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Am J Sports Med. 2004 Sep;32(6):1492-8. Epub 2004 Jul 20.

Stability of acromioclavicular joint reconstruction: biomechanical testing of various surgical techniques in a cadaveric model.

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Department of Orthopaedics, Kaiser Permanente West Los Angeles Medical Center, Los Angeles, California, USA.



Despite reports of excellent results with the Weaver-Dunn coracoacromial ligament transfer, many authors recommend augmenting the transfer with supplemental fixation. The authors of this study sought to determine whether there is a biomechanical basis for this assertion and which augmentative method, if any, most closely restored acromioclavicular motion to normal.


Augmentative coracoclavicular fixation provides better restoration of normal acromioclavicular joint laxity and an increased failure load when compared with the Weaver-Dunn reconstruction alone.


Controlled laboratory cadaveric study.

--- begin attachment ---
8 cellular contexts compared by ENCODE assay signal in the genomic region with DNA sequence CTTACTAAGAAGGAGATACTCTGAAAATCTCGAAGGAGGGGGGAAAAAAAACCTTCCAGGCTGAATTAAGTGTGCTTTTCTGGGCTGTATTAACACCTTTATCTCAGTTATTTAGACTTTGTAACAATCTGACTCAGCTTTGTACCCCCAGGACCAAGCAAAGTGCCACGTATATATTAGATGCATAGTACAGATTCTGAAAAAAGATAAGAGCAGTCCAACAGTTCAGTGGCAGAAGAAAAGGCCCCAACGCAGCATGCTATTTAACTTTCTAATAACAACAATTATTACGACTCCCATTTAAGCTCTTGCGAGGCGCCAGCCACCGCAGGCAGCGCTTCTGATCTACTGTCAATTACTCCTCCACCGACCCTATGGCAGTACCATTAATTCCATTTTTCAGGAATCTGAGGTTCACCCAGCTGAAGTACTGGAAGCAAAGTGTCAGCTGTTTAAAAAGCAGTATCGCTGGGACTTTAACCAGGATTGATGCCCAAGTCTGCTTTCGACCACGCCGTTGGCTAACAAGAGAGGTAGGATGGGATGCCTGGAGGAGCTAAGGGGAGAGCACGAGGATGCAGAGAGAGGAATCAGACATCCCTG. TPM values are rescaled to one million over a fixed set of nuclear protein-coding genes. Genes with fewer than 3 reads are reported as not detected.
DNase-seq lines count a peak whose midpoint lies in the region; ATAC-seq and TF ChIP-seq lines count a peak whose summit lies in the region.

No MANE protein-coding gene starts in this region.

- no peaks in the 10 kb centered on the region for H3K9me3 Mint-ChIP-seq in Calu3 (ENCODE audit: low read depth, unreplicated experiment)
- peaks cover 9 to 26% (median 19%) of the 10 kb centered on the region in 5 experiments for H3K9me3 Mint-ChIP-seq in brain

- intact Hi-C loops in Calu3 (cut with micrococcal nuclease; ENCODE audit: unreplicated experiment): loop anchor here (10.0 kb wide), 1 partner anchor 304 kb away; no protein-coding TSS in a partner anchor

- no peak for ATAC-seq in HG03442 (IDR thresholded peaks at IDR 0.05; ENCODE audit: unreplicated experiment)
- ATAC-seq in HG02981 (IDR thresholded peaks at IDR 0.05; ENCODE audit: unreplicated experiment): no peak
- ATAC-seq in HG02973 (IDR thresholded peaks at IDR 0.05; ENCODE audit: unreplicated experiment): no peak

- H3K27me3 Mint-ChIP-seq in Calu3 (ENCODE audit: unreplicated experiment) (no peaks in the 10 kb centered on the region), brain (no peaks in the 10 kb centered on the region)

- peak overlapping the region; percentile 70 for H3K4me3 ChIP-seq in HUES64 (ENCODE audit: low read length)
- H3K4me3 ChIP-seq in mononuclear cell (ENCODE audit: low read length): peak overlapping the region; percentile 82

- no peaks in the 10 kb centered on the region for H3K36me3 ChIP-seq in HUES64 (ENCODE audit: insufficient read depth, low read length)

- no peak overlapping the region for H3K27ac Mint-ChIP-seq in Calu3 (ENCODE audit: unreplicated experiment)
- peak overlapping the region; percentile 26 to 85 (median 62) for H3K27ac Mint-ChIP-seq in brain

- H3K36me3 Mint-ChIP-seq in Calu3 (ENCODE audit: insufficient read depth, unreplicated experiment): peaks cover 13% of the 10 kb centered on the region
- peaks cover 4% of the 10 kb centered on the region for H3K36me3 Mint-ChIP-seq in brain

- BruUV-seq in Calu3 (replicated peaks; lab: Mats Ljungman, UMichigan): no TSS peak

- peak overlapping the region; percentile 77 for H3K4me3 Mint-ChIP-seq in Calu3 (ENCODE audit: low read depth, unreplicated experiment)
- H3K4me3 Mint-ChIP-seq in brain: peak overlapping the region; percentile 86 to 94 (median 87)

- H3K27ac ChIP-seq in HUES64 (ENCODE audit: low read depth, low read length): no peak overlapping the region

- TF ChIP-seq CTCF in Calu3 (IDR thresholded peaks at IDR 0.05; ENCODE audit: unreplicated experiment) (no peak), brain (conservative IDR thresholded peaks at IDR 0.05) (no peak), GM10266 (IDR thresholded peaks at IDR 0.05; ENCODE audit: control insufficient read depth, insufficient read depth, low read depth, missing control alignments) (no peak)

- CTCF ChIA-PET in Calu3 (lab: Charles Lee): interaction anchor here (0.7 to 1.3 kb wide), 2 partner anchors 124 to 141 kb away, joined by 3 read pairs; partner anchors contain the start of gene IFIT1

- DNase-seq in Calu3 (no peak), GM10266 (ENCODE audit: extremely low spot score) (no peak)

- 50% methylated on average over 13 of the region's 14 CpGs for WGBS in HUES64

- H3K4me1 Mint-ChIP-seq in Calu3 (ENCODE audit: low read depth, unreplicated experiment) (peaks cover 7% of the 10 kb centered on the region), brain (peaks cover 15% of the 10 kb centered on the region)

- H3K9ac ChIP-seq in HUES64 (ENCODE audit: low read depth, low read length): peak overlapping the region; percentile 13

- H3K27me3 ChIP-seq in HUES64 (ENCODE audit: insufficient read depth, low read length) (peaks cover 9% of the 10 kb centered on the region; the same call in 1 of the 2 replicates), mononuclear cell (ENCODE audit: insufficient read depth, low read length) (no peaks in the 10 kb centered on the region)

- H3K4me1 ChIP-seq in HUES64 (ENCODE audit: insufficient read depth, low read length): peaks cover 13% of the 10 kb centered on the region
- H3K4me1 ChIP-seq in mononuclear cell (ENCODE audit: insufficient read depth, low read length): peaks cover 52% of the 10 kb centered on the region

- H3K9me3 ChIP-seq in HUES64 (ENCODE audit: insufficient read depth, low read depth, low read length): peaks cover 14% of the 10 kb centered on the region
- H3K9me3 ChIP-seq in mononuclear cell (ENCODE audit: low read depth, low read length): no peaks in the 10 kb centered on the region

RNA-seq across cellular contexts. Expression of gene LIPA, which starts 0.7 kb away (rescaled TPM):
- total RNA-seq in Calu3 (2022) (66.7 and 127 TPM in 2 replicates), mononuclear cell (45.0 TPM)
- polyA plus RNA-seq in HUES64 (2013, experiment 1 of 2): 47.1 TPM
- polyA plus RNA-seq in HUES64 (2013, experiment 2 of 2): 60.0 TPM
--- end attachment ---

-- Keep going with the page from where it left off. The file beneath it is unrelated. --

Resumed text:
Native acromioclavicular joint motion was measured using an infrared optical measurement system. Acromioclavicular and coracoclavicular ligaments were then cut, and 1 of 6 reconstructions was performed: Weaver-Dunn, suture cerclage, and 4 different suture anchors. Acromioclavicular joint motion was reassessed, a cyclic loading test was performed, and the failure load was recorded.


After Weaver-Dunn reconstruction, mean anteroposterior laxity increased from 8.8 +/- 2.9 mm in the native state to 41.9 +/- 7.6 mm (P < or = .01), and mean superior laxity increased from 3.1 +/- 1.5 mm to 13.6 +/- 4.4 mm (P < or = .01). Weaver-Dunn reconstructions failed at a lower load (177 +/- 9 N) than all other reconstructions (range, 278-369 N) (P < or = .05). Reconstruction using augmentative fixation allowed less acromioclavicular motion than Weaver-Dunn reconstruction (P < or = .05) but more motion than the native ligaments (P < or = .05). Specifically, mean superior laxity after reconstruction ranged between 6.5 and 9.0 mm compared with the native ligaments (3.1 +/- 1.5 mm) and the Weaver-Dunn reconstructions (13.6 +/- 4.4 mm). Mean anteroposterior laxity after the reconstructions tested ranged between 21.8 and 33.2 mm, compared with the native ligaments (8.8 +/- 2.9 mm) and the Weaver-Dunn reconstructions (41.9 +/- 7.6 mm).


Although none of the augmentative methods tested restored acromioclavicular stability to normal, all proved superior to the Weaver-Dunn reconstruction alone.


This study suggests that when performing acromioclavicular reconstruction, supplemental fixation should be used because it provides more stability and pull-out strength than the Weaver-Dunn reconstruction alone.

[Indexed for MEDLINE]

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